Her oldest daughter, a sophomore at Mount Mercy College in Cedar Rapids, has underlying medical conditions that put her at risk for COVID-19. The college will require her and other students to wear face coverings when they return to campus in the fall.
Her youngest daughter will be a senior at Keota High School next year in a class of 29 students.
"I have a child with an underlying condition, (and) I still have this position," Imhoff said. "My parents both wear masks, and that’s fine, but I don’t feel my wearing a mask or not wearing a mask is endangering someone else."
Michelle Yartz, a mother of two Des Moines Public Schools students, said the state is not providing enough direction to school districts.
She is considering home-schooling this fall if the district does not implement stricter rules to prevent the spread of the virus.
"My daughter goes to Central Academy and she was taking Japanese, and now I have to figure out how to try to give her the same quality education from home," she said. "I’m not a teacher. It’s just a horrible position to be in."
Swanson, the Waukee mother of six, was in a similar spot last spring when the governor closed schools for the remainder of the academic year. She purchased an online curriculum and began teaching her children at home.
"We're lucky that I have the ability to do that," the stay-at-home mother said. "I know not everybody is that fortunate."
Yartz said she'd like to see Des Moines Public Schools reduce the number of students in buildings next fall to allow for more social distancing in classrooms.
That's one approach the district is considering.
The Des Moines school board met with administrators Tuesday to discuss reopening schools this fall. The district expects to implement a hybrid approach that would include both in-person and virtual classes. Students would also have the option to take 100% of their classes in a virtual setting.
For those who choose to return to school buildings, the district said it plans to reduce class sizes to adhere to social distancing recommendations.
Des Moines is still working out details and a finalized plan has not yet been approved.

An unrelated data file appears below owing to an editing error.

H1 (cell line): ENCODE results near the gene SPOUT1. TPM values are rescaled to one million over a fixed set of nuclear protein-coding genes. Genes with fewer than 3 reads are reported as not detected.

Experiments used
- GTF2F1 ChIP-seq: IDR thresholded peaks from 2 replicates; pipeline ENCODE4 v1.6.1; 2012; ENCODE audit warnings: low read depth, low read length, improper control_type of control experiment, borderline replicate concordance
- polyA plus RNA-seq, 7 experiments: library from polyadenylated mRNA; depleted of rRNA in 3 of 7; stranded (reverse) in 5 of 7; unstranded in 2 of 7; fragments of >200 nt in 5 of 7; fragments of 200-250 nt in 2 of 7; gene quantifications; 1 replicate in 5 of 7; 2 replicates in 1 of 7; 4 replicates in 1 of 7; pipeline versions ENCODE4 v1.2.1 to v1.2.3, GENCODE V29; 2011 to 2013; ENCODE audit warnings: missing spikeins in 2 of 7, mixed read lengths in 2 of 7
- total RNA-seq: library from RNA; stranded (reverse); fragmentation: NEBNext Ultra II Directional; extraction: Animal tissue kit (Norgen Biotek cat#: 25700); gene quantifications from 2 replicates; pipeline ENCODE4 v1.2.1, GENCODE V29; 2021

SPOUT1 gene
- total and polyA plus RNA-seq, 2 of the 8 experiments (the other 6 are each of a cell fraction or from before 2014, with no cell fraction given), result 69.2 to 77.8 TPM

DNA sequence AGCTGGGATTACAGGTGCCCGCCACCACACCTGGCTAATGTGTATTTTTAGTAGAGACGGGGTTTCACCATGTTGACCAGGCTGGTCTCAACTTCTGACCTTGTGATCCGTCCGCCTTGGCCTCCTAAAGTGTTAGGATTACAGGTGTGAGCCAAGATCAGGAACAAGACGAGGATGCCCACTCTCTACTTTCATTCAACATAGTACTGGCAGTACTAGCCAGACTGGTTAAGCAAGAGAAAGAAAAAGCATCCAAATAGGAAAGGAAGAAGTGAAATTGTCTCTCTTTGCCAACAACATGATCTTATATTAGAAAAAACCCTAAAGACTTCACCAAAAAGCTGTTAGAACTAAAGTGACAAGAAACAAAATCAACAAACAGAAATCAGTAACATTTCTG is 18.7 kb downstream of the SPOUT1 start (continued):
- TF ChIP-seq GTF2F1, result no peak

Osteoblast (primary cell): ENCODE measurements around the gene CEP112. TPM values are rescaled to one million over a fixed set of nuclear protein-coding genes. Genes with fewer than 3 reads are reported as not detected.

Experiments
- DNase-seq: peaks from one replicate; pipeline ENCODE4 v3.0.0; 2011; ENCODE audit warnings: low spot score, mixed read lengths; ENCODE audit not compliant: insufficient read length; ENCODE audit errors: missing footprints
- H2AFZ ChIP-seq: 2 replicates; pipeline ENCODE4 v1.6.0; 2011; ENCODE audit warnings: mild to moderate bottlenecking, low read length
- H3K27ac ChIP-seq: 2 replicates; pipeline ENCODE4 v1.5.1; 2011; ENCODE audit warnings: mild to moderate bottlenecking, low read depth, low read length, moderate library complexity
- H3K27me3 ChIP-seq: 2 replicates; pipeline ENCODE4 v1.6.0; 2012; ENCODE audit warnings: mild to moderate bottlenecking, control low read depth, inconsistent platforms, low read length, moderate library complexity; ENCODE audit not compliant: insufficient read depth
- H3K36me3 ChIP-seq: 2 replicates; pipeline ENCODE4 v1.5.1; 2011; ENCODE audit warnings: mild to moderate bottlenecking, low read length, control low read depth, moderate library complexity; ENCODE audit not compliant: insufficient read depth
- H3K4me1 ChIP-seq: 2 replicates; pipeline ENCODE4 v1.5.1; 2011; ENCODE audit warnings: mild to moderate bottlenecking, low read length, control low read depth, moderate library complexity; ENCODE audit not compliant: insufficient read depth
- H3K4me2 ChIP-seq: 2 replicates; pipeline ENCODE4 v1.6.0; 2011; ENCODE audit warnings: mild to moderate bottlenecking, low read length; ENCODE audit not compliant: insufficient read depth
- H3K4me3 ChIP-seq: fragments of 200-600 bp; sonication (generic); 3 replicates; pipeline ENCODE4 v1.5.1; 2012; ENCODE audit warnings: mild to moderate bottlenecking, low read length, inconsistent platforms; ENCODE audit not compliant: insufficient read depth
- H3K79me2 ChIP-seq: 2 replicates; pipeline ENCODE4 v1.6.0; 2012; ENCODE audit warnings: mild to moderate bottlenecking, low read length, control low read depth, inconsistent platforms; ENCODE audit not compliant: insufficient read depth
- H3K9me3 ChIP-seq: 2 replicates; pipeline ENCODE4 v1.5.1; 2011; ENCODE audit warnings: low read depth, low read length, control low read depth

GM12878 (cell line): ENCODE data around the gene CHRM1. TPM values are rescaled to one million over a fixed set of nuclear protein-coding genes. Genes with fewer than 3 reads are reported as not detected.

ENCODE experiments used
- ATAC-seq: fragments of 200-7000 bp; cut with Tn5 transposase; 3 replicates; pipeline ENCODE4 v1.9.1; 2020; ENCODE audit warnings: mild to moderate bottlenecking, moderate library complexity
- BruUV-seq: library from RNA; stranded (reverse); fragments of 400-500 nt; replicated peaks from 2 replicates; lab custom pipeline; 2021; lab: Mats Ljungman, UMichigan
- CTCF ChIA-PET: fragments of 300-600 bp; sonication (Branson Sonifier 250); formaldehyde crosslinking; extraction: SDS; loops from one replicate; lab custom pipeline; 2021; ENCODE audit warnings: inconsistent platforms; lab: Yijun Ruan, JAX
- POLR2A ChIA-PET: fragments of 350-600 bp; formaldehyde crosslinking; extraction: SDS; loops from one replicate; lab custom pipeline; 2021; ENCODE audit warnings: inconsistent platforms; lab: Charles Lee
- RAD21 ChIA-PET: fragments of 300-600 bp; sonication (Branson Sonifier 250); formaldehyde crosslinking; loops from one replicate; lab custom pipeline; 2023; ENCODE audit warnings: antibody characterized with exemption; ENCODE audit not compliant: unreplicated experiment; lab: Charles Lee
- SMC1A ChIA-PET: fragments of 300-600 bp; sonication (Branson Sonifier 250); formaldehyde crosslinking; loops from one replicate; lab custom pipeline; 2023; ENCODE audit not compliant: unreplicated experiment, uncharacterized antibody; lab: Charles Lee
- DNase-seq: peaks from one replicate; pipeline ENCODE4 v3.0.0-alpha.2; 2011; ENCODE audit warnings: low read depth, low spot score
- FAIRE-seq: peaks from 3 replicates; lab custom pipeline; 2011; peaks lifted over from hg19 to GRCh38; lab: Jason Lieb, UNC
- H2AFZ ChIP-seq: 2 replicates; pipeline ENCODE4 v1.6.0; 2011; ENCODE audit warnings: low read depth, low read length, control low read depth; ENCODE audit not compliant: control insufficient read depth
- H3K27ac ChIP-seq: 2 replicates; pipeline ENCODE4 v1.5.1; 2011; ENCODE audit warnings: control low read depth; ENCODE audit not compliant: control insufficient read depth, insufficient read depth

School districts have until July 1 to submit "return to learn" plans to the Iowa Department of Education, which include commitments to provide both in-person and virtual learning options. However, schools are not required to address how they plan to handle issues like face coverings and social distancing.
Jennifer Ulie-Wells, West Des Moines school board vice president, said the district has been working on its plan since the spring. Like many other districts, it is surveying parents to get their input on safety issues.
"I don't know that we can take a one-size-fits-all approach," Ulie-Wells said. "We will be continuing to get the latest information from the CDC, Iowa Department of Public Health and Polk County Public Health to make the best decisions for our staff and our families."
She said the district expects to provide more guidance to families early next month.
Guidance: Students should not criticize others for wearing or not wearing masks
The Iowa Department of Education has made no public announcement on the guidelines, and Reynolds made no mention of it at a Thursday news conference during which she extended an earlier coronavirus-related emergency proclamation but allowed school-related sports activities to resume.
The guidance was posted on the department's website in preparation for the school year, which for most schools occurs in mid- or late-August.
The guidance calls for staff or students who are sick to remain home but doesn't require temperature checks or any other health screening before entry to schools, saying it's not a CDC recommendation "because one symptom is not necessarily indicative of communicable disease."
Students and staff should be allowed to use personal face coverings if they choose, the guidance reads. And students should be taught not to criticize the use or nonuse of facial coverings.
Schools should provide appropriate personal protective equipment and training for employees who have a medium to high risk of exposure or as determined by their job-related task, the advisory said.
"Schools may not be able to guarantee that physical distancing can be met in all school settings throughout the entire school day, during school activities or with transportation," the document said.
Schools are to post signs on how to stop the spread of illness and have routine cleaning practices of facilities, high-touch surface areas, cafeterias, concession stands, health offices and buses, following CDC guidance and any state or federal sanitation regulations.
Des Moines Register reporter Sarah LeBlanc and AP reporter David Pitt contributed to this story.